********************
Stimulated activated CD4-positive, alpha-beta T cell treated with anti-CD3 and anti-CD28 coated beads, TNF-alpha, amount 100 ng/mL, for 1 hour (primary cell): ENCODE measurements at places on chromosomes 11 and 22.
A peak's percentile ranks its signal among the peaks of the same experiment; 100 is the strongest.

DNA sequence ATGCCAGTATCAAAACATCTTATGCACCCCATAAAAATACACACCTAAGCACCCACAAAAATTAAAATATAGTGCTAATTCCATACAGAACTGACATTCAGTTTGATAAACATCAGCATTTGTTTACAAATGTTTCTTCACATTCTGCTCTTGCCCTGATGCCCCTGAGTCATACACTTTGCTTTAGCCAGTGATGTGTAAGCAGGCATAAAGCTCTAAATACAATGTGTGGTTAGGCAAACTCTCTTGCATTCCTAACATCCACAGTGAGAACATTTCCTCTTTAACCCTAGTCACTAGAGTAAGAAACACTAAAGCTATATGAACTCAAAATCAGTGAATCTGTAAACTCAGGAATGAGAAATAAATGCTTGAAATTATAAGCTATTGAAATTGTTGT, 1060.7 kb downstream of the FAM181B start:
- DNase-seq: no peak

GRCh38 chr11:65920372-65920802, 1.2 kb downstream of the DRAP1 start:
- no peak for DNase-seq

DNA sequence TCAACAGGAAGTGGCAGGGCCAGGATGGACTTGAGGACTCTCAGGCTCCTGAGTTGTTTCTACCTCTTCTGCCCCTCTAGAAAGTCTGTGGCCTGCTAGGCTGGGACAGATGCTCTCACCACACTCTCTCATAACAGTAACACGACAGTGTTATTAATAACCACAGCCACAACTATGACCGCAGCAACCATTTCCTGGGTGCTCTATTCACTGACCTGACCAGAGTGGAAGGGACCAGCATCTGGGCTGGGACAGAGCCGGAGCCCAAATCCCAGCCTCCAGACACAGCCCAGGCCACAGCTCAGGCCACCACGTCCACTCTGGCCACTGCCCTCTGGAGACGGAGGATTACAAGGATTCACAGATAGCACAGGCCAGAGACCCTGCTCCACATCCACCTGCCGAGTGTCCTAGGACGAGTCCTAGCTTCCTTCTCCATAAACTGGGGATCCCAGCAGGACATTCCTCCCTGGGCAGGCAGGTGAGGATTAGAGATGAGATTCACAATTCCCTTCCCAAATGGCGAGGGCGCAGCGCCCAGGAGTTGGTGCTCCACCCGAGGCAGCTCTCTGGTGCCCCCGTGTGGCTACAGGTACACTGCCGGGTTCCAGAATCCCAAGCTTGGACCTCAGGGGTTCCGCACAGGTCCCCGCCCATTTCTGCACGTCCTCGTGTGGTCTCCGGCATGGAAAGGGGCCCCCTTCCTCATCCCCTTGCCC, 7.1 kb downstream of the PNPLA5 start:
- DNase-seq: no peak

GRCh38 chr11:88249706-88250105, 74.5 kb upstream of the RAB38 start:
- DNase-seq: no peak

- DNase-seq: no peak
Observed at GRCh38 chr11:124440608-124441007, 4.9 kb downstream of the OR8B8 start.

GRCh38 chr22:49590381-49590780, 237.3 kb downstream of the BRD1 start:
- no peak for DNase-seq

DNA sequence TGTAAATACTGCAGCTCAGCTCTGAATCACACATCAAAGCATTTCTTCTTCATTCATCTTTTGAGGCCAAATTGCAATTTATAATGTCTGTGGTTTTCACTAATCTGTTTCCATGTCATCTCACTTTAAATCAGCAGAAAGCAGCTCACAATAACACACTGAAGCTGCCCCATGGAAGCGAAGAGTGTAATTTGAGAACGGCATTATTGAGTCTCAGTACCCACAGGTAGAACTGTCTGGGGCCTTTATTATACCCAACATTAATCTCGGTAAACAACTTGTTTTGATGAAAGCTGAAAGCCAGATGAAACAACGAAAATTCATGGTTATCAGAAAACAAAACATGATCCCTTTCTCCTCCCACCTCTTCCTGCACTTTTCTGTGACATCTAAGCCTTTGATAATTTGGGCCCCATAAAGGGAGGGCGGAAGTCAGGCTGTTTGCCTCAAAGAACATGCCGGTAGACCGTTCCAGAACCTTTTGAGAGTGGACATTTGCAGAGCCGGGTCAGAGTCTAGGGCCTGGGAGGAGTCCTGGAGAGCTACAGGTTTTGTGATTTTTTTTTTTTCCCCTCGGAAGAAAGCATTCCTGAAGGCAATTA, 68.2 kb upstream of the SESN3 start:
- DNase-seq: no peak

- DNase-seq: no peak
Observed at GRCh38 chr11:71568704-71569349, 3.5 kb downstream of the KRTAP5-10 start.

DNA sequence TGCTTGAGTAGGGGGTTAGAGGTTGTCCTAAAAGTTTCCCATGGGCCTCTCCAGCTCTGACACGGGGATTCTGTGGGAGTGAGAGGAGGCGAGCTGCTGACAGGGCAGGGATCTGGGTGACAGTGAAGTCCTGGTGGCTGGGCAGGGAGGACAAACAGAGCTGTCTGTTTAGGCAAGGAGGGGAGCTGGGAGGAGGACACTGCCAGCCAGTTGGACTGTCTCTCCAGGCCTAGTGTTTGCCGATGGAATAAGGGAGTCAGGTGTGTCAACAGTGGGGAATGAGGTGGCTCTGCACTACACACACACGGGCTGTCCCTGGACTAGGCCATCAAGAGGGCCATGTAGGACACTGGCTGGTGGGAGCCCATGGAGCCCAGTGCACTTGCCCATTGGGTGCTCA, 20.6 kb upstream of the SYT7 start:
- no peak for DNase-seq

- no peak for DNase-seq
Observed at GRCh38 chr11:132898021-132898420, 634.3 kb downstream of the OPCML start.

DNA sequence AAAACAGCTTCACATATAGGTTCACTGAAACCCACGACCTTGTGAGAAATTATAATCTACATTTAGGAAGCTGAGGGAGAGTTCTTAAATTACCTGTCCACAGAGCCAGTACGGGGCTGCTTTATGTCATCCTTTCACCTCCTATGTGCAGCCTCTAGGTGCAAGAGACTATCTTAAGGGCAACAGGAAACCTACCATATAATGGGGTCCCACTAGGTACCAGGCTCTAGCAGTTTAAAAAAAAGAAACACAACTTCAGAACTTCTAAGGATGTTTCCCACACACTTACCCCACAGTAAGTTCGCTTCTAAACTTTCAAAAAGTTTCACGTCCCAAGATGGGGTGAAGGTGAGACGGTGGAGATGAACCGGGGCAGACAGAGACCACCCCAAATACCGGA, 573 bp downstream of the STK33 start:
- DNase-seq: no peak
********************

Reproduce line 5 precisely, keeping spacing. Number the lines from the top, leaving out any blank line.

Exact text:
GRCh38 chr11:65920372-65920802, 1.2 kb downstream of the DRAP1 start: